C.C., as she is known to friends and customers alike, was sweating under her white pith helmet, bandana, blue uniform, and heavy bag, and, as usual, she was smiling her killer smile. She was near the end of a 10-hour day that began at 7:30 a.m. with two hours of sorting letters and packages followed by eight hours of delivering them along her route in Midtown. Monday's bag is usually the heaviest of the week.
"The breeze ... it's just not happening," she said, pausing briefly from her rounds. "Today seems hotter than any other day this summer."
In her black boots and thick socks, she walks like a woman on a mission, which she is. She hustles, always, in the proverbial heat, cold, rain, and snow. I have never seen her walk slow in the many years that my house has been on her route. Honk at her, as many of us do, and she waves and smiles. If there is a harder-working or more pleasant government employee in Memphis I don't know who it is.
C.C., 40 years old, started with the P.O. in 1992 after attending Southwest Community College.
"I never thought I'd stay this long," she said.
She went full-time in 1997, and the job helps her raise her two kids. She would like to stay with the Postal Service but knows full well that snail mail is on the endangered list and that the oft-ridiculed agency lost $8 billion last year. For now her job is safe, although her route is changing and some of her colleagues are likely to be laid off.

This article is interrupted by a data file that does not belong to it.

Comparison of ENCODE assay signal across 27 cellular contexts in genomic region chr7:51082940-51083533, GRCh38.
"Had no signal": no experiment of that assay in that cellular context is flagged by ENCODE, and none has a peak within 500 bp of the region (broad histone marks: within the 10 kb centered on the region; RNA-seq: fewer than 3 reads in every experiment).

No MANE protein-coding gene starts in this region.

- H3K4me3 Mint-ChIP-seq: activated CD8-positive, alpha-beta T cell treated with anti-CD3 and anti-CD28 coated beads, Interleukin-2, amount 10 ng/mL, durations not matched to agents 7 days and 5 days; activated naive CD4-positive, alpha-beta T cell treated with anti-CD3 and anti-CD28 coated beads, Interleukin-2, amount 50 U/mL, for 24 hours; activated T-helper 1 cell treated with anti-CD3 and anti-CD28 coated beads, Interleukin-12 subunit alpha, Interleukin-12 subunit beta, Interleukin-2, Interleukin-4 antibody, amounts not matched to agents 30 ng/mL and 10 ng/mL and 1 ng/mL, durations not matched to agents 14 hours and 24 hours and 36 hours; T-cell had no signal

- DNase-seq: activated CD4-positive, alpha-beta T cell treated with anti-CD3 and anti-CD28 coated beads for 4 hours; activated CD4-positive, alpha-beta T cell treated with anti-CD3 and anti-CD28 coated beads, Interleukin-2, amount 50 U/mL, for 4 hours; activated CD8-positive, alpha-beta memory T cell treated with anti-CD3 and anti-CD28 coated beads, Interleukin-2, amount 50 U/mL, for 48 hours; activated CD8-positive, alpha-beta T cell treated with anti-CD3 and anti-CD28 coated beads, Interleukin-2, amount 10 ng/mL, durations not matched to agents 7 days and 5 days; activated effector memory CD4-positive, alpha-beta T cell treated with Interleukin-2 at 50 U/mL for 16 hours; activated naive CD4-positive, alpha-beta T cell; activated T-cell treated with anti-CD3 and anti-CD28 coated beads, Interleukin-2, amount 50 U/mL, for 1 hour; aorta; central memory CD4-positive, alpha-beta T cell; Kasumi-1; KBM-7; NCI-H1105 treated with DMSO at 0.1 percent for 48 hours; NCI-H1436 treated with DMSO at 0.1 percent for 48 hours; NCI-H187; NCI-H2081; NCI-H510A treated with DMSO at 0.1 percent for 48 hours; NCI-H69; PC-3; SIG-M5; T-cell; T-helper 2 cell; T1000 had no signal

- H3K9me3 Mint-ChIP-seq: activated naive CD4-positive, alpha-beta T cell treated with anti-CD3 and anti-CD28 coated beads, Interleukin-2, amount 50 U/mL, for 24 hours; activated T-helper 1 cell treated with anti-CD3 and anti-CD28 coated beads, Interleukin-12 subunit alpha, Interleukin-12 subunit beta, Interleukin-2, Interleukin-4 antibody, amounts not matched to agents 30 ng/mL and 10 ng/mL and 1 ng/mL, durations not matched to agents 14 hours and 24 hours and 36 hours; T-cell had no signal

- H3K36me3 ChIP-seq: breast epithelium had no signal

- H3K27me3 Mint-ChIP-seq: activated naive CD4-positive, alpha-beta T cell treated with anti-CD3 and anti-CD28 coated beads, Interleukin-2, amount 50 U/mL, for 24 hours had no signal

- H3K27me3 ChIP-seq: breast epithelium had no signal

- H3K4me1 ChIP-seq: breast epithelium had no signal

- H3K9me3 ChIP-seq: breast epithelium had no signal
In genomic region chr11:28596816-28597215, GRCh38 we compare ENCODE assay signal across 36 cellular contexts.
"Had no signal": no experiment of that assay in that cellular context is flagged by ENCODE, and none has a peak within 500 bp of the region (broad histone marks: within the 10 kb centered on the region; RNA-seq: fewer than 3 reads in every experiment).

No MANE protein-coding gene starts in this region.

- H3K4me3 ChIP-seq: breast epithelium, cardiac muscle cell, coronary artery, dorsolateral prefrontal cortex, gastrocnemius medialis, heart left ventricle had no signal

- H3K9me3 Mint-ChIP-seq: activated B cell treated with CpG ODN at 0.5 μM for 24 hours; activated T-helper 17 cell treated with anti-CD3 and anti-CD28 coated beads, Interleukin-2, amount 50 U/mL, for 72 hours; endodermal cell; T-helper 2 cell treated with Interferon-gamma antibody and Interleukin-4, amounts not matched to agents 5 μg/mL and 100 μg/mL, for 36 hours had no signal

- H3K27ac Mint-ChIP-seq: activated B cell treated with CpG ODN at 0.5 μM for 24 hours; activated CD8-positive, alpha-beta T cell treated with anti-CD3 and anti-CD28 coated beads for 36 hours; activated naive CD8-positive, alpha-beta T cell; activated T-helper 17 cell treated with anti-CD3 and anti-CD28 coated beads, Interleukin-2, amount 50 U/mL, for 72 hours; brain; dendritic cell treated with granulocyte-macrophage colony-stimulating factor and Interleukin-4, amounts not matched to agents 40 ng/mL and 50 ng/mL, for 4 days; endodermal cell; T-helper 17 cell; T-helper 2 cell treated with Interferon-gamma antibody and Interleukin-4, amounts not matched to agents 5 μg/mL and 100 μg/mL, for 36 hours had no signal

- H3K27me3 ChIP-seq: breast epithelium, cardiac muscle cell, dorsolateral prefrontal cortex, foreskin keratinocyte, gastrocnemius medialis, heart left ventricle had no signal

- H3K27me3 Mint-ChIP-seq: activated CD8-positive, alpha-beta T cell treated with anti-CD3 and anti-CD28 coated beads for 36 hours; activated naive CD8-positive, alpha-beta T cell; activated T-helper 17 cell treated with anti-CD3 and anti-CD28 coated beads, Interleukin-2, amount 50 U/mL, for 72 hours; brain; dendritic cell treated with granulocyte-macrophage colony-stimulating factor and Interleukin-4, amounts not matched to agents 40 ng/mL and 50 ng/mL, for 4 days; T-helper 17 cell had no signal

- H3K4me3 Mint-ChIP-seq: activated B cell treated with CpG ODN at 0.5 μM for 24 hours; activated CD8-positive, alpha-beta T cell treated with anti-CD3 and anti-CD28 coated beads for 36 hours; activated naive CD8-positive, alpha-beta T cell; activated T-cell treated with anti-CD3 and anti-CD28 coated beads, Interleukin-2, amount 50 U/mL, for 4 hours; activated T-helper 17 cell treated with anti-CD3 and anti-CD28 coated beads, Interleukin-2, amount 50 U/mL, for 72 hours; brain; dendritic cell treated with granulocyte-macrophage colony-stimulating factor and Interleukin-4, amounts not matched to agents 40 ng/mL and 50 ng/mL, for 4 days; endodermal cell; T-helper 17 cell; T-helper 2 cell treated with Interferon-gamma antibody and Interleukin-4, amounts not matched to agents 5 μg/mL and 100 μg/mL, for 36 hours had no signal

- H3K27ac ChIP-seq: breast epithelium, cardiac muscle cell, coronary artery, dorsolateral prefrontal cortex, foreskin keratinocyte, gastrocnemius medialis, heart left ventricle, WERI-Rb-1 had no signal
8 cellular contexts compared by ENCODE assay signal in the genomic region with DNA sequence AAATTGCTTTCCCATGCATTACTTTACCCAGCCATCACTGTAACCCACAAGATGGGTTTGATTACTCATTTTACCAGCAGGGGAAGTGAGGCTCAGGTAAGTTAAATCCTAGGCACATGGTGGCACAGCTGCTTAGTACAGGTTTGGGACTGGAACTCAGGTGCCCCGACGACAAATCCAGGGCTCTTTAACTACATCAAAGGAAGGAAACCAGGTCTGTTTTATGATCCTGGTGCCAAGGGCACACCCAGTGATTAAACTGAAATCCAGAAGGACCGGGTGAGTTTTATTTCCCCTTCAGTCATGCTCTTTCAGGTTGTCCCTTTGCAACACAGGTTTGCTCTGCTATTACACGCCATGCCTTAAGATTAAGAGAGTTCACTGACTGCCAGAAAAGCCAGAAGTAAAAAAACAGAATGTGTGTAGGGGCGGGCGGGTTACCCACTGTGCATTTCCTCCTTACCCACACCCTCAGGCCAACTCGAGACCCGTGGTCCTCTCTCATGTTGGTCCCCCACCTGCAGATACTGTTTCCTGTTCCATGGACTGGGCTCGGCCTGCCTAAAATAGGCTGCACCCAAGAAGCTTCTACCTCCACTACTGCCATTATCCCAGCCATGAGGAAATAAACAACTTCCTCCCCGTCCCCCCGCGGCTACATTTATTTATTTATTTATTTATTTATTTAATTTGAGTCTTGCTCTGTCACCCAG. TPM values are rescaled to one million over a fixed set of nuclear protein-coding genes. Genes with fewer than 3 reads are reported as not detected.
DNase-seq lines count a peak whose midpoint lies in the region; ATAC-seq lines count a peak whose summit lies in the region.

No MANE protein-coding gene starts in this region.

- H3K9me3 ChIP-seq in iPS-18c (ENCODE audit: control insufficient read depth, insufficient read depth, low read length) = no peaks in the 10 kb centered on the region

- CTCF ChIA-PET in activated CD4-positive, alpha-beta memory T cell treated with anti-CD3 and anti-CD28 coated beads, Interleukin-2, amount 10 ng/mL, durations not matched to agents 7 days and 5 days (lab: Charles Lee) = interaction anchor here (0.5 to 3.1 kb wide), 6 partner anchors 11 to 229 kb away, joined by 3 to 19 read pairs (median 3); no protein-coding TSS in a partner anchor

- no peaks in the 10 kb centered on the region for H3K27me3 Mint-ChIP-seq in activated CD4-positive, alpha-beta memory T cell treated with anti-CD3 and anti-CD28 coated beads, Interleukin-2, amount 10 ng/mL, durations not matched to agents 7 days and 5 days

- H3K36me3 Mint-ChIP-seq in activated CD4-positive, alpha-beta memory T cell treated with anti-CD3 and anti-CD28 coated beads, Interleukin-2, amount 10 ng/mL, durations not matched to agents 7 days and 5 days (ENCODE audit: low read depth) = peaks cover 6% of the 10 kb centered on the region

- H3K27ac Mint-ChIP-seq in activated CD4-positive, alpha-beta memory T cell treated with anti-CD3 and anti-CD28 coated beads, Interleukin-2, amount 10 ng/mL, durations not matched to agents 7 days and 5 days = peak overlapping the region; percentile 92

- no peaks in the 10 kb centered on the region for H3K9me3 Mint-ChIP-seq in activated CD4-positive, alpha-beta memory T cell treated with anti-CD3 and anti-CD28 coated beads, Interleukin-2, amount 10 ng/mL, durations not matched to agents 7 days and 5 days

The Postal Service said last week it will review 10 percent of its retail outlets for closing, including six in Shelby County. And that was before the debt ceiling deal that would cut more than $2 trillion in government spending over the next 10 years.
"Make no mistake, this is a change in behavior from spend, spend, spend to cut, cut, cut," said Tennessee U.S. senator and former governor Lamar Alexander, as debate began in the Senate Tuesday.
While Congress was hammering out an 11th-hour deal, C.C. was toting her bag of packages, credit card offers, catalogs, political post cards, solicitations for anything and everything, bills, badly needed checks, and the dwindling volume of personal letters that used to be called "Minnie mail," as in your dear old Aunt Minnie.